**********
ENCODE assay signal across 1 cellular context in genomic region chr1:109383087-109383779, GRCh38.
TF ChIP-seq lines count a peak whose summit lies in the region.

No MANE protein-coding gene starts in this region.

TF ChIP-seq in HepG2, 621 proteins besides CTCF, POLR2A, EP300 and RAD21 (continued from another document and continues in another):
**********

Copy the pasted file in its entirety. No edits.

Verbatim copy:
ENCODE assay signal across 1 cellular context in genomic region chr1:109383087-109383779, GRCh38.
TF ChIP-seq lines count a peak whose summit lies in the region.

No MANE protein-coding gene starts in this region.

TF ChIP-seq in HepG2, 621 proteins besides CTCF, POLR2A, EP300 and RAD21 (continued from another document and continues in another):